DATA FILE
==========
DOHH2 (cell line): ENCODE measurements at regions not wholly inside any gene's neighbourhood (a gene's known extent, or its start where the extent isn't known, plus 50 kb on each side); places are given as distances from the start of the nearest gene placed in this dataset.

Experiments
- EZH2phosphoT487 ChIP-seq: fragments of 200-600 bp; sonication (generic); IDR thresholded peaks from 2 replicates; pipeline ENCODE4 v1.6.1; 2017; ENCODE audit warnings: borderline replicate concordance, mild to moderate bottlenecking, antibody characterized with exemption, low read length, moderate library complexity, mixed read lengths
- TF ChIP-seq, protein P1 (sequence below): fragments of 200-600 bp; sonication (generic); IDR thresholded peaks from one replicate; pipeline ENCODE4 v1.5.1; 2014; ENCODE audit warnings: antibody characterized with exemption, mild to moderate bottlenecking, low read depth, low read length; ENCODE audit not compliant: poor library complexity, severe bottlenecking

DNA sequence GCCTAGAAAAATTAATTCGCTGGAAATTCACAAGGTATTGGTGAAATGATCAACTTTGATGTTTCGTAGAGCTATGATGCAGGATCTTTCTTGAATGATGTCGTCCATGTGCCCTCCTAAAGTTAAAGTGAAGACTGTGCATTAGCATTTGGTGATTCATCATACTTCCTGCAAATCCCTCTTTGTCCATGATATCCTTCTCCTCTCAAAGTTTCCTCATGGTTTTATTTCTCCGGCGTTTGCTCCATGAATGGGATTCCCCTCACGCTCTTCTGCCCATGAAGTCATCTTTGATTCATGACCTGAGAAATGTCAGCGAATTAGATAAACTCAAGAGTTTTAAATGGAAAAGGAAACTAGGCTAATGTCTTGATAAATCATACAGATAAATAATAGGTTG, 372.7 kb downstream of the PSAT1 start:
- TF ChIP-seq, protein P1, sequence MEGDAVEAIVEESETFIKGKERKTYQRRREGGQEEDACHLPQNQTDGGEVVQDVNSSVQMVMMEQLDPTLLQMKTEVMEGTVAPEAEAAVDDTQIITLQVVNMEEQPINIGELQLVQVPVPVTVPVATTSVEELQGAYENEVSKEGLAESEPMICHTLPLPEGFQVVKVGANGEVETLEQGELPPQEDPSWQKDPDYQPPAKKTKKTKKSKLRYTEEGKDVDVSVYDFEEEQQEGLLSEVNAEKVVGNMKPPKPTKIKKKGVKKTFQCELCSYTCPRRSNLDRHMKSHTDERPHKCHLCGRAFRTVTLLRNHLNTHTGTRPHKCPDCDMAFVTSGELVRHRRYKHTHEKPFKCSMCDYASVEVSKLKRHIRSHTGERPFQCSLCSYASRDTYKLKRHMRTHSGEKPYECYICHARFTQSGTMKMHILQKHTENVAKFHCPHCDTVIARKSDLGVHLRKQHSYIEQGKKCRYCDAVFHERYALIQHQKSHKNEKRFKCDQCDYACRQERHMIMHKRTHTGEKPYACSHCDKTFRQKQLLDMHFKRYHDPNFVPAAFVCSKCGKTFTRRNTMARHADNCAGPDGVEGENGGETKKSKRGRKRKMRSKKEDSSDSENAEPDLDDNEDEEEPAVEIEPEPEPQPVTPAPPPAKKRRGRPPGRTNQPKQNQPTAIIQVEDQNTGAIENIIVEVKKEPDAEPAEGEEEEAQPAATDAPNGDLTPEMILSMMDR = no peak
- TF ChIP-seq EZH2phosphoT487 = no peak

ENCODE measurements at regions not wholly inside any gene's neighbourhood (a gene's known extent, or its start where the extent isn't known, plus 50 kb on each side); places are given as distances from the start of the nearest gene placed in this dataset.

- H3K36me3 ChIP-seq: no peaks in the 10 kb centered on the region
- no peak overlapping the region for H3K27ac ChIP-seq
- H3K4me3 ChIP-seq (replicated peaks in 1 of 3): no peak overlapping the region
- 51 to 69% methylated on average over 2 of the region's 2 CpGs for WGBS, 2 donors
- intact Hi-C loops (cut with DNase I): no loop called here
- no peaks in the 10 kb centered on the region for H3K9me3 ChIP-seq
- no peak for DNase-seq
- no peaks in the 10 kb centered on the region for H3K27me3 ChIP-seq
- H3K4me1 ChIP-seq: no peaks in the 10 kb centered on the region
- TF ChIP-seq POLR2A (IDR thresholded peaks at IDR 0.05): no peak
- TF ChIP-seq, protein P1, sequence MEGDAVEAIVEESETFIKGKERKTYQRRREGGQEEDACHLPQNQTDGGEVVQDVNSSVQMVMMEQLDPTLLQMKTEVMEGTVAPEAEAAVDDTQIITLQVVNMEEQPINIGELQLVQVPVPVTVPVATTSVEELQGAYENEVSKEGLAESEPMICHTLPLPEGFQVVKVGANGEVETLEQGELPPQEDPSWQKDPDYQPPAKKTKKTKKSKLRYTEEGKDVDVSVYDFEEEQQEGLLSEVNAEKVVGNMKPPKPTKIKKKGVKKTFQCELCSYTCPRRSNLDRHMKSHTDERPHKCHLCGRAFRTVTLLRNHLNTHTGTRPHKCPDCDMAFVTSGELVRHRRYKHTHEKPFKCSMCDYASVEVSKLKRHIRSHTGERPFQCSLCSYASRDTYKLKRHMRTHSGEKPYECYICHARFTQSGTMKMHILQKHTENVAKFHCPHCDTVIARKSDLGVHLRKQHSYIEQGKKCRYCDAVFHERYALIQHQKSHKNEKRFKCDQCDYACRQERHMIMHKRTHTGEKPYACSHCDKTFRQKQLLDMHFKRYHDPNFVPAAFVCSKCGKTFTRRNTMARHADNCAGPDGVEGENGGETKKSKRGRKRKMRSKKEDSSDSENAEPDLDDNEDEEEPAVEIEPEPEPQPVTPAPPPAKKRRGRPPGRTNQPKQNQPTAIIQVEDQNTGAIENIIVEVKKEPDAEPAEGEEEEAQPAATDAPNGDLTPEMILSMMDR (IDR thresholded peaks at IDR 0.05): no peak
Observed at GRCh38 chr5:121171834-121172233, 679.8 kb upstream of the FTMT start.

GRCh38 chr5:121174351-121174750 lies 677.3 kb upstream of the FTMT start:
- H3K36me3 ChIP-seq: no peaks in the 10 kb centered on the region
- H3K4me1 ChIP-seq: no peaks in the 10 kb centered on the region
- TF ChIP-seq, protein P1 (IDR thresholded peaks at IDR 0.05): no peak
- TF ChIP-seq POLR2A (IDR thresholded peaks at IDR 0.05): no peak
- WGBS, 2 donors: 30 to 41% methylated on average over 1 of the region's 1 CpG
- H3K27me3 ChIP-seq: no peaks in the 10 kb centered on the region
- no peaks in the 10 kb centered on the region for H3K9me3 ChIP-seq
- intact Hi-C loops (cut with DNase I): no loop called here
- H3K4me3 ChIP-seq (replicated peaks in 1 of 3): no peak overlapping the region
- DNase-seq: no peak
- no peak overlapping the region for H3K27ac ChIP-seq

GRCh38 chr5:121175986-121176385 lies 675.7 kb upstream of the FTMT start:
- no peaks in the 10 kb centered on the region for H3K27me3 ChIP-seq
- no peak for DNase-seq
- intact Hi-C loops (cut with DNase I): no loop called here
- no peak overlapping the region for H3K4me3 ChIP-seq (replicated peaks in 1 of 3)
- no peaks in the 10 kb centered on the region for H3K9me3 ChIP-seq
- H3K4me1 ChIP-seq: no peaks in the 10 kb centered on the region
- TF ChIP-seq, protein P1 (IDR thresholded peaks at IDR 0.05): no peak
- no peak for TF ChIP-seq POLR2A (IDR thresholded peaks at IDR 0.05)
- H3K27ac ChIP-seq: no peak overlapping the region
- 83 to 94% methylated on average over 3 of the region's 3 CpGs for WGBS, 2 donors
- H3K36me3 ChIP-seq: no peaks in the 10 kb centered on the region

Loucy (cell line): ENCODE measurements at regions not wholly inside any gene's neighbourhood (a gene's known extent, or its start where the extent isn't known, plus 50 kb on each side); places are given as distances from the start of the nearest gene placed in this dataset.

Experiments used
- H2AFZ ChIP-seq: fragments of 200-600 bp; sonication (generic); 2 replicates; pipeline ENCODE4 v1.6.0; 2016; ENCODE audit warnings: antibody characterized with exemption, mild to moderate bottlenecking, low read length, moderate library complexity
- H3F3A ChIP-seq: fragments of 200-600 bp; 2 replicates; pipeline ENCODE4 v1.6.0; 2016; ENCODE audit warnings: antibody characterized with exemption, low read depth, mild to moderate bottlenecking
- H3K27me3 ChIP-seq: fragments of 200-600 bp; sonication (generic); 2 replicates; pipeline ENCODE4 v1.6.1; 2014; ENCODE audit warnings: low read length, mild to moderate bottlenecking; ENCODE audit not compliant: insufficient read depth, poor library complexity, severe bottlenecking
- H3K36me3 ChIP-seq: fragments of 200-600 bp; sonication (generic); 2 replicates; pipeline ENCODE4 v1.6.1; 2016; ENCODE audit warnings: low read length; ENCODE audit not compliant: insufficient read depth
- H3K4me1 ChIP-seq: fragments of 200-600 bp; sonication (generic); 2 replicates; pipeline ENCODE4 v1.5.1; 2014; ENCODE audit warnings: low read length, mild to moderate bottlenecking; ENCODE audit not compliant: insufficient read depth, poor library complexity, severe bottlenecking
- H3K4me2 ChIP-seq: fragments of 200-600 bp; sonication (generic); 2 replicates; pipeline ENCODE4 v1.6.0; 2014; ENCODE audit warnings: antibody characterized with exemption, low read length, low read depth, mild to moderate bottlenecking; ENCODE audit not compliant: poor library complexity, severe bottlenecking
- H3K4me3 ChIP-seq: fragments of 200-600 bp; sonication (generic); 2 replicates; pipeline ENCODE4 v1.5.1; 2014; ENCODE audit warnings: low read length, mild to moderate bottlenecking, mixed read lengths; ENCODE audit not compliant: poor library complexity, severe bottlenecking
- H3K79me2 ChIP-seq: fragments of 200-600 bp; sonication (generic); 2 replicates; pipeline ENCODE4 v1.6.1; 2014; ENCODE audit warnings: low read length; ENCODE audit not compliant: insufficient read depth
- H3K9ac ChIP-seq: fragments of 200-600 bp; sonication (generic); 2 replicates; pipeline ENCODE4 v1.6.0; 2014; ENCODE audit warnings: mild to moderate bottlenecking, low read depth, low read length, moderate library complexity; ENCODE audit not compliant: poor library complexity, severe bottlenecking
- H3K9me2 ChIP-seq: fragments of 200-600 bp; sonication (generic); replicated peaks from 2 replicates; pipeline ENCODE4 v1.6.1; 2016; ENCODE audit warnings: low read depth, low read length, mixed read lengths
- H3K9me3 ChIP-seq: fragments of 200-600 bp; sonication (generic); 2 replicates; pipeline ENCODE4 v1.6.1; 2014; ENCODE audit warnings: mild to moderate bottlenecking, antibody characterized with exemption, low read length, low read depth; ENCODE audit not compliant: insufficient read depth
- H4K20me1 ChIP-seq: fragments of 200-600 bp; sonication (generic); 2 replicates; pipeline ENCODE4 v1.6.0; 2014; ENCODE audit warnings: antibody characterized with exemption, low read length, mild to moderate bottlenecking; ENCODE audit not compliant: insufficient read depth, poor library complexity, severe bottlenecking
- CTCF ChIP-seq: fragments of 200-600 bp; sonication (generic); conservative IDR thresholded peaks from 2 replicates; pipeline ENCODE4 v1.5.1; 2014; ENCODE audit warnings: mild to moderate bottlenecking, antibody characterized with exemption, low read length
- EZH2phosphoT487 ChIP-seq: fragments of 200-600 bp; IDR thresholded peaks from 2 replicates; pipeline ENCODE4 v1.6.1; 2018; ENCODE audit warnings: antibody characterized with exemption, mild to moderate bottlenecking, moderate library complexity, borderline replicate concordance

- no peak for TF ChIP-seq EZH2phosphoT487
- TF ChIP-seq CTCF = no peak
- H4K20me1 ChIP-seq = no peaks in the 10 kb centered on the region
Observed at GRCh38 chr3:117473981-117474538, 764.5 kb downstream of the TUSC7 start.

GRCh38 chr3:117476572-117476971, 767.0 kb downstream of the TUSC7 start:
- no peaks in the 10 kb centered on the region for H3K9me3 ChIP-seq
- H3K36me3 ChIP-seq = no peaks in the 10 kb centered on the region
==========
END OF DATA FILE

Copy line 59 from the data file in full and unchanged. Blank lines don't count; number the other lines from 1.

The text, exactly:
- CTCF ChIP-seq: fragments of 200-600 bp; sonication (generic); conservative IDR thresholded peaks from 2 replicates; pipeline ENCODE4 v1.5.1; 2014; ENCODE audit warnings: mild to moderate bottlenecking, antibody characterized with exemption, low read length